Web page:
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--- title: OpenGov description: The Polkadot ecosystem on-chain governance solution duration: 1 hour ---




I'm Bradley Olson

Was student at first Academy in Cambridge

Currently on Parachains Core Team at Parity

Making Polkadot truly decentralized requires a robust, agile, and democratic system of governance.

Gavin has put a lot of effort over the last year or so into crafting a system which does those words justice, OpenGov.

I'm here to give you an overview of what OpenGov is and to surface some new information about how it is performing on Kusama.

So lets get to it


  • Why blockchain governance?
  • Why on-chain?
  • Goals of on-chain governance
  • Initial Solution, Governance V1
  • Improvement, OpenGov
  • How is it going? By the numbers.
  • OpenGov and you

Reasons for Blockchain Governance

  • Software as executive branch
    • Applies existing laws (code) in pre-defined ways
    • Protocol security ensures the letter of those laws is followed
  • But evolving protocols need a legislative branch
    • To update the laws (code)
    • To rectify cases where letter != spirit (bugs)
    • To trigger parts of the system that aren't on a set schedule
    • To spend treasury funds
  • Legeslative can be on or off chain

Why On-chain?

  • Off-chain governance

    • Formal proposal by dev team
    • Discussions, debates, and media campaigns
    • Hard fork
  • Issues

    • Centralization
    • Low throughput
    • Long decision period
    • Little accessibility

Goals of On-chain Governance

  • Transparency: Decisions by who and by what rules?
  • Decentralization: Distributed power, weighted only by commitment and conviction
  • Security: Harmful proposals don't pass or have limited scope
  • Accessibility: Easy to draft proposal, to receive vote, to vote yourself, and to vote by proxy
  • Concurrency: Maximize simultaneous referenda as security allows
  • Speed: Each referendum completed as fast as security allows
  • Agility: Speed is responsive to support/controversy

Governance V1

  • Tri-cameral system: Referenda, council, and technical committee
  • Single track
  • 1 referendum at a time
  • Root origin (Unlimited Power!)
  • 28 day referendum
  • 1 month minimum enactment period
  • Emergency handled technical committee
  • Cancellations by council and technical committee
  • Most proposals initiated by council
  • Fully council controlled roles such as tipping

Gov V1, Room for Improvement

The good:

  • Security
  • Transparency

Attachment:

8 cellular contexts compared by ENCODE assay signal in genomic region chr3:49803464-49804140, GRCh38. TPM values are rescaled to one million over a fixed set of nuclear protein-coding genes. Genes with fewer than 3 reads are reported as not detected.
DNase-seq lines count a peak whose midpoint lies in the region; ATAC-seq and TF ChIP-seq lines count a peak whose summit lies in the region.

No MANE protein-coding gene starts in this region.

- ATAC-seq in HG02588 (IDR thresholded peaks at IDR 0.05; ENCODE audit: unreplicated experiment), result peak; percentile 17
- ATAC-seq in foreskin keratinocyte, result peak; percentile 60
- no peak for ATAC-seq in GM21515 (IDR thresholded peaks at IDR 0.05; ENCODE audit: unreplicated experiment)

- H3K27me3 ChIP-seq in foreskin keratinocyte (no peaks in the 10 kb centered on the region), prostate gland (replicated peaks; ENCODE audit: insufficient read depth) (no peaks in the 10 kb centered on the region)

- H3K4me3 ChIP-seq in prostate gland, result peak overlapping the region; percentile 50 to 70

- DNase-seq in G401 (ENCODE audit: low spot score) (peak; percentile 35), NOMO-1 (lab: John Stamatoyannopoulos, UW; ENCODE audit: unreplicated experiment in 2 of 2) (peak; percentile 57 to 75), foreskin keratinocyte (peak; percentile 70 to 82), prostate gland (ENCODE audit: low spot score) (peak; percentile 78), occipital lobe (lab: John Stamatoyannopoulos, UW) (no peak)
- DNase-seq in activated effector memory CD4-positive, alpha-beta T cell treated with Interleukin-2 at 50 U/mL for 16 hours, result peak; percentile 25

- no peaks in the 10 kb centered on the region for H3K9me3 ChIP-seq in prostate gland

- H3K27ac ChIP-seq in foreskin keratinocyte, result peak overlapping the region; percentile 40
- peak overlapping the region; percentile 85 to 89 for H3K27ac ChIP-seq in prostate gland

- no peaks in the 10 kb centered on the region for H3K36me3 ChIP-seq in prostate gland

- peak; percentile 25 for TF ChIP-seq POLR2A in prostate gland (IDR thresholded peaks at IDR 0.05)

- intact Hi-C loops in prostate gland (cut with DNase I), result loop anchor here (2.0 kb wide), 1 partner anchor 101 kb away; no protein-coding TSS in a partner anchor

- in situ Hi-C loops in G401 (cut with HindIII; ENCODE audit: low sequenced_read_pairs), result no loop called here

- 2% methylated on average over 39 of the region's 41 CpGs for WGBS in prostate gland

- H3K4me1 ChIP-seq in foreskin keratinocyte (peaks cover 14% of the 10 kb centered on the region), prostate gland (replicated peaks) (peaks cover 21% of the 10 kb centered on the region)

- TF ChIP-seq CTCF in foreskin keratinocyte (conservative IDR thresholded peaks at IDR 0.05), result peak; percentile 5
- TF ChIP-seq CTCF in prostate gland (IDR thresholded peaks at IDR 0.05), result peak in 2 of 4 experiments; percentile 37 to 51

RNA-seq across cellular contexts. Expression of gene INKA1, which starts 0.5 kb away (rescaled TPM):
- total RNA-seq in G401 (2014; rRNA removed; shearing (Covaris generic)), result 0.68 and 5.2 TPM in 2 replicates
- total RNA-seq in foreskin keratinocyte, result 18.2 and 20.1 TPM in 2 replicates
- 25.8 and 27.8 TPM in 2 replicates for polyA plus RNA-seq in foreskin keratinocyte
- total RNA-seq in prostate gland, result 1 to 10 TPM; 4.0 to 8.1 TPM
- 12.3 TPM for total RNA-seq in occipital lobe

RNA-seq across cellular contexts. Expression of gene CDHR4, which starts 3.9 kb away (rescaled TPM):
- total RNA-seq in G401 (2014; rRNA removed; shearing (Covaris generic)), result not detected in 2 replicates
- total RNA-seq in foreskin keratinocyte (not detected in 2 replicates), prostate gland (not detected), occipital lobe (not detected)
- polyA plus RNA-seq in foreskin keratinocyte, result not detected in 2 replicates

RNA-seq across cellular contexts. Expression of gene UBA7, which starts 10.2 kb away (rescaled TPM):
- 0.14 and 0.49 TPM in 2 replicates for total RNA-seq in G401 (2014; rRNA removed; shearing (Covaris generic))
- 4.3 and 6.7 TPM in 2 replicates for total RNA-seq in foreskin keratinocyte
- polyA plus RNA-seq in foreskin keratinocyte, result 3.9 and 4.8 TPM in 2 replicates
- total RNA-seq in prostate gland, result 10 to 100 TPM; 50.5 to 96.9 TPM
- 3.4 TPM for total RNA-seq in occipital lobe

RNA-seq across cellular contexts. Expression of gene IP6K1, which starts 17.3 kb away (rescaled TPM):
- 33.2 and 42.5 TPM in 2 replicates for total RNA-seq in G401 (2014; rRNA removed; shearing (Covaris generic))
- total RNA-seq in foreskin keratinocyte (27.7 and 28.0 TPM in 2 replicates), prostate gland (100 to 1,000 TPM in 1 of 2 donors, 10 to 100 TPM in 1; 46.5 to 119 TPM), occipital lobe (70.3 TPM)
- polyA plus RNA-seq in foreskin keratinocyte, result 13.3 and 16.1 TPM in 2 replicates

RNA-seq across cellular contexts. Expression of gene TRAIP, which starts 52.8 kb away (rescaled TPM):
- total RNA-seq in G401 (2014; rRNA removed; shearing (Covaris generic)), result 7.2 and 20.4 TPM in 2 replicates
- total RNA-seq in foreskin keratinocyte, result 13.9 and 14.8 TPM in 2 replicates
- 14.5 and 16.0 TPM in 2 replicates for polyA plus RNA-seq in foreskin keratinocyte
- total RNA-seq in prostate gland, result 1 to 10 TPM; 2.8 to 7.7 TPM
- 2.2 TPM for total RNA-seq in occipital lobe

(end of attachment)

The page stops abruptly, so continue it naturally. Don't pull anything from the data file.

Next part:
The bad:

  • Decentralization
  • Concurrency
  • Speed
  • Agility

OpenGov Overview

  • Origins and tracks
  • Lifecycle of a referendum
  • Support and approval threshold curves
  • The Polkadot Fellowship
  • Vote delegation by track
  • OpenGov and governance goals


  • Level of privilege that code executes with
  • Similar to user on Unix
  • Proposal is two things
    • Operation: What should happen
    • Origin: Who authorizes it
  • Many operations require a specific origin

Origins and Tracks

  • Each origin is served by a referendum track
  • A track can serve more than one origin
  • These tracks are totally independent from one another
  • Track examples: Root, ParachainAdmin, BigSpender, Tipper
  • Emergency tracks: ReferendumCanceler, ReferendumKiller

Track Parameters

Parameters give us the ability to find an optimal balance between security and throughput.

The security needs of the Tipper track are very different than those of the Root track.

  • Lead-in period duration
  • Decision period duration
  • Confirmation period duration
  • Minimum enactment period
  • Concurrency, how many referenda can run in this track at a time
  • Support and Approval threshold curves

OpenGov Tracks


Highlight difference between parameters of WhiteListedCaller and Root tracks

Criteria for Passing a Proposal

  • Approval: Approving votes/total votes cast, weighted by conviction
    • Conviction: Locking tokens for longer periods scales their voting impact up to a maximum of 6x with a lockup duration of 896 days
  • Support: Approving votes/total possible vote pool, disregarding conviction

Decision and Confirmation Periods

  • If Approval and Support thresholds met, confirmation period begins
  • Approval and Support must remain above respective thresholds for entire confirmation period
  • Confirmation period concludes -> proposal approved early